Bleeding Gums

When do your gums bleed?

  • WHEN YOU BRUSH OR FLOSS

  • It’s not normal for your gums to bleed when you brush or floss (unless you recently began brushing or flossing). If bleeding persists, you have either gingivitis (early gum disease with no bone loss yet) or periodontitis (more advanced gum disease with bone loss).

    TREATMENT

    See your dentist or hygienist. You’ll need some combination of teeth cleaning, root planing, and new home-care techniques. Once all the tartar, the hard deposit of calcium salts and bacteria, and the soft film of food particles and bacteria has been removed from your root surfaces and you’re keeping all the plaque off of your teeth, all bleeding will go away.

  • WHEN YOU EAT

  • It’s not normal for your gums to bleed when you eat. Bleeding indicates that your gums are swollen and that you have either gingivitis (early gum disease) or periodontitis (more advanced gum diseases with bone loss).

    TREATMENT

    See your dentist or hygienist. You’ll need some combination of tooth cleaning, root planing, and new home care techniques. First, all the tartar, the hard deposit of calcium salts and bacteria, will be removed from the root surfaces of your teeth. Then it will be your job to keep all the plaque, the soft deposit of food particles and bacteria, off your teeth with regular brushing and flossing. All bleeding will then go away.

  • FROM ONE SPOT ABOVE A SINGLE TOOTH

  • A tooth infection causes pus to build up at the tip of the root and makes a hole in the bone. This infection may work its way to the surface of your gums and form a gumboil, which may bleed.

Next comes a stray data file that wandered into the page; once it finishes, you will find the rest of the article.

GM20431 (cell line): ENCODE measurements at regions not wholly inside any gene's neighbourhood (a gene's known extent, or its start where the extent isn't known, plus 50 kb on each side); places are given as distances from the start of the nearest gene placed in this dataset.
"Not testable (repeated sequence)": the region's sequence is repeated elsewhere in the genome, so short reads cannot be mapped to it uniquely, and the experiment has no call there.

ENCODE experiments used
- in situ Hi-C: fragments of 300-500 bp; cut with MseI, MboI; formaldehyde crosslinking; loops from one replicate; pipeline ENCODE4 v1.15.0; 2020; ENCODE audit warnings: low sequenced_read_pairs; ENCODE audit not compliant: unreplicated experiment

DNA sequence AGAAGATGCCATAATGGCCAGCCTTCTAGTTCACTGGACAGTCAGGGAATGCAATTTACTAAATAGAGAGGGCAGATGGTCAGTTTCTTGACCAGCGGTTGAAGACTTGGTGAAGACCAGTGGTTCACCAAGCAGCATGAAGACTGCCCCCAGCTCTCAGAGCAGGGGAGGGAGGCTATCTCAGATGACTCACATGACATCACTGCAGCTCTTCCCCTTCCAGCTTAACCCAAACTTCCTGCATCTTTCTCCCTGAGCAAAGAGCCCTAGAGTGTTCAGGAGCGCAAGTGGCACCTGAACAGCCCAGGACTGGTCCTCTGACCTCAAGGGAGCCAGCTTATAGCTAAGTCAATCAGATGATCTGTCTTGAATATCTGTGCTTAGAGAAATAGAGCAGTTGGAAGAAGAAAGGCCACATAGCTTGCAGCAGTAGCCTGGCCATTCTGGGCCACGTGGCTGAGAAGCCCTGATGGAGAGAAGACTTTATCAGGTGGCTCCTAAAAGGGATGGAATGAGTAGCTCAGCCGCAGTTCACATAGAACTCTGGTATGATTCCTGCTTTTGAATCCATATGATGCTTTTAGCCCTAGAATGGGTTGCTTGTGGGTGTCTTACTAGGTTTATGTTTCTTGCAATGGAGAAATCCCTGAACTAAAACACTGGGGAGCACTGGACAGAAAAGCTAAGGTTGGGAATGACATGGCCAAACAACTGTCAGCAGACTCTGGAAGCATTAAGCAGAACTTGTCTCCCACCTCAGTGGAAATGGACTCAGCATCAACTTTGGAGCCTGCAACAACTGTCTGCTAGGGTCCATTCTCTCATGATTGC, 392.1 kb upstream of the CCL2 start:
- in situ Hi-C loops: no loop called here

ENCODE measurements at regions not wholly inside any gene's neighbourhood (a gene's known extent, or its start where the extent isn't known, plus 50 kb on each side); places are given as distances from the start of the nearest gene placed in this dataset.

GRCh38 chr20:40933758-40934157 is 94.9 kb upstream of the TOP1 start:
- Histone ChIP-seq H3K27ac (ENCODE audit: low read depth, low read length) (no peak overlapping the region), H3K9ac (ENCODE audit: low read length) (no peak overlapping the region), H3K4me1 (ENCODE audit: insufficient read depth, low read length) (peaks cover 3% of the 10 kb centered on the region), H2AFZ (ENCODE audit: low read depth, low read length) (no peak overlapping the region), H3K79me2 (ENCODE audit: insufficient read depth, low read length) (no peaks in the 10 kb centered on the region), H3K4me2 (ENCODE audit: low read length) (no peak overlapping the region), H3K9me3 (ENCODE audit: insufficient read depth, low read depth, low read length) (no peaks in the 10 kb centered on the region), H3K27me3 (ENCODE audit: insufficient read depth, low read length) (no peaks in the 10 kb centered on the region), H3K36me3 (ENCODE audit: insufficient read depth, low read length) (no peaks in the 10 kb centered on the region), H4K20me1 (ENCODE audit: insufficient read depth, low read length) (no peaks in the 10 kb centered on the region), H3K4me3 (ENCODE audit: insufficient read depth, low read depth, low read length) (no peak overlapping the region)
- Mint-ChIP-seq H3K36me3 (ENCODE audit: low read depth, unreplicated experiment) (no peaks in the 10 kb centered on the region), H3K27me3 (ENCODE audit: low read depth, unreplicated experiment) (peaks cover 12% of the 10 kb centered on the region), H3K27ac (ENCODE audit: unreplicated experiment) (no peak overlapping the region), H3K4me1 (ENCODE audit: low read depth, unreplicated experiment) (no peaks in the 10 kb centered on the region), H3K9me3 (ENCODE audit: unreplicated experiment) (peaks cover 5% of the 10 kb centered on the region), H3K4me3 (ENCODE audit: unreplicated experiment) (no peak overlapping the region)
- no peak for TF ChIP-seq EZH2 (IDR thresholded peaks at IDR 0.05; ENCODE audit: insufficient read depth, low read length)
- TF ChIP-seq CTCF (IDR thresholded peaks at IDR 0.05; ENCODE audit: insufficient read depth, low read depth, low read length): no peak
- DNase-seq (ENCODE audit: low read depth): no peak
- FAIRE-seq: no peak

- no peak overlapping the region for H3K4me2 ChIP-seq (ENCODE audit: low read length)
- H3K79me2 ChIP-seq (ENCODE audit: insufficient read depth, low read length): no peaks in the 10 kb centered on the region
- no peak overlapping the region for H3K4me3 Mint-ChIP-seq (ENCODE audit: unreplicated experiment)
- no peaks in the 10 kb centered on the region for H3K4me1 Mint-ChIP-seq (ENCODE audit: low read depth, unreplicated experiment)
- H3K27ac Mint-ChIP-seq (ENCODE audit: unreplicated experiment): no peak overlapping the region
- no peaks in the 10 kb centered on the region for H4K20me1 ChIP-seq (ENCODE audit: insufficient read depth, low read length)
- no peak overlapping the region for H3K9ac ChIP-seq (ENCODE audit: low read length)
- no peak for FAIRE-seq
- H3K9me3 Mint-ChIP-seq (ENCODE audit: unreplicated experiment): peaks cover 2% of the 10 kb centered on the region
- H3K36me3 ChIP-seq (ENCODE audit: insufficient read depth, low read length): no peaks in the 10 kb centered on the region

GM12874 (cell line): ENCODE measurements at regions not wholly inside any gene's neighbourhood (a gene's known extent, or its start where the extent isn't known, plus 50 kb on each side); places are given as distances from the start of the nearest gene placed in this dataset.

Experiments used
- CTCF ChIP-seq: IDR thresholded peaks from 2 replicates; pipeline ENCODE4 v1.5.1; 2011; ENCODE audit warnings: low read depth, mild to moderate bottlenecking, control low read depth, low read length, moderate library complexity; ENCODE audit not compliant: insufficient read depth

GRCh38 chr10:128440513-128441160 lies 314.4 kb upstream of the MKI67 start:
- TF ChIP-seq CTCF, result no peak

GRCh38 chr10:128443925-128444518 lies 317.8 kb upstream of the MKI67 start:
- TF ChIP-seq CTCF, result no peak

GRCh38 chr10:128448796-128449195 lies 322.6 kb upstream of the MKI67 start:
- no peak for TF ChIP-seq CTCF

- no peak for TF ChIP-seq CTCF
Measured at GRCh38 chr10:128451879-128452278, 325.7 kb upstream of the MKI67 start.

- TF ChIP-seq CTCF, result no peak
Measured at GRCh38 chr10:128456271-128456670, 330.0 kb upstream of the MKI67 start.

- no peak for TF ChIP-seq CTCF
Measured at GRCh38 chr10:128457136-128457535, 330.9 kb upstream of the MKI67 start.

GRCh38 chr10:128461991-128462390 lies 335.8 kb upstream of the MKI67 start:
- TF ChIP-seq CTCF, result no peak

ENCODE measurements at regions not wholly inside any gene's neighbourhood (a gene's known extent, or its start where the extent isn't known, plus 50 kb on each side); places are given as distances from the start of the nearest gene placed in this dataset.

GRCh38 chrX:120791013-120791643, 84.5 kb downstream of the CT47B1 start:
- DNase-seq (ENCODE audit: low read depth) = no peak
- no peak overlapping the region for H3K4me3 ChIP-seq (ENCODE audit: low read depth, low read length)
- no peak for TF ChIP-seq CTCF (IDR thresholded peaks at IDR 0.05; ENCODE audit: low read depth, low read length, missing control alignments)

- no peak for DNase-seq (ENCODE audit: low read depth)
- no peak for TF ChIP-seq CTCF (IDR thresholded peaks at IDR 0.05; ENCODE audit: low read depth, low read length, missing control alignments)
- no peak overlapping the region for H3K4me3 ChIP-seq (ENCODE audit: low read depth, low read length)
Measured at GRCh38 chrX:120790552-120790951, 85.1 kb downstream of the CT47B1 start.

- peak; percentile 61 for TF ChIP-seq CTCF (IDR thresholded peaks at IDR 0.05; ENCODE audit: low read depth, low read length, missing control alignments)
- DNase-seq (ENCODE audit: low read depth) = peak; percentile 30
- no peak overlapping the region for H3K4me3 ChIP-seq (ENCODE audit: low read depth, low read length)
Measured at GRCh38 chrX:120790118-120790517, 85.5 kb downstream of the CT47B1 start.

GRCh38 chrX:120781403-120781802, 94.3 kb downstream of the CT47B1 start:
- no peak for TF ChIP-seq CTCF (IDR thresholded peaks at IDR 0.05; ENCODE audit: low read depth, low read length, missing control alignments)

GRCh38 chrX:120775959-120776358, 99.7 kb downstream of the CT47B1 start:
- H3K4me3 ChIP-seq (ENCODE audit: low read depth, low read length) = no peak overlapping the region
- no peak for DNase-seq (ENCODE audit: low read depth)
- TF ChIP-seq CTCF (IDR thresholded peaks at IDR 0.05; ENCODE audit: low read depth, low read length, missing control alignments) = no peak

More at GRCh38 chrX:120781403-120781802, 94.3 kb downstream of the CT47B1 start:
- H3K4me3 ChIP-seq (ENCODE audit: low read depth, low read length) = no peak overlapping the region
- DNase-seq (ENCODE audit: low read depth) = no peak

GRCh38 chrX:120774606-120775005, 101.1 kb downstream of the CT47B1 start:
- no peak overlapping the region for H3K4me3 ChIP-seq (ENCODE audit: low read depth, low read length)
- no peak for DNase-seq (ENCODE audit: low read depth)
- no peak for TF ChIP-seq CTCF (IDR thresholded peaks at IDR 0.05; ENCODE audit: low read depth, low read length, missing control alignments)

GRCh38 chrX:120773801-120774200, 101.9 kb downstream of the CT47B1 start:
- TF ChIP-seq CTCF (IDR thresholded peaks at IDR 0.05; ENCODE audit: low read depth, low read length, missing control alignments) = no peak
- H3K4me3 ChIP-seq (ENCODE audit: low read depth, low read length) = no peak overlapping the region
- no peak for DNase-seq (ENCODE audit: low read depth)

TREATMENT

    See your dentist to have the tooth checked. Infected teeth can be repaired by root canal treatment, often followed by a crown (also called a cap). If you wait too long, you may have a major toothache as well as a dangerous infection that could ultimately be life threatening.

  • AFTER TOOTH REMOVAL

  • If you’ve recently had a tooth removed, it’s common for the extraction site to seep a little blood for a day or two. But it’s not normal for the area to bleed substantially.

    TREATMENT

    To reduce bleeding, apply pressure to the extraction site with a rolled-up gauze pad; your dentist will provide them. Some dentists reommend that you also bite on a moist tea bag for 5 to 10 minutes. The tannic acid in the tea bag helps to stop the bleeding. Contact your dentist immediately if bleeding persists or if there is substantial bleeding.

Tobacco Use and Bleeding Gums

Smokers have a much higher chance in developing gingivitis and periodontitis. The effects of tobacco on oral health are harsh because smokers produce less saliva resulting in more tartar buildup. This buildup accelerates the pace at which gum destruction occurs and bone deteriorates in more extreme cases. Even the use of smokeless tobacco products decreases your body’s ability to heal and increases your susceptibility to contract gum disease.

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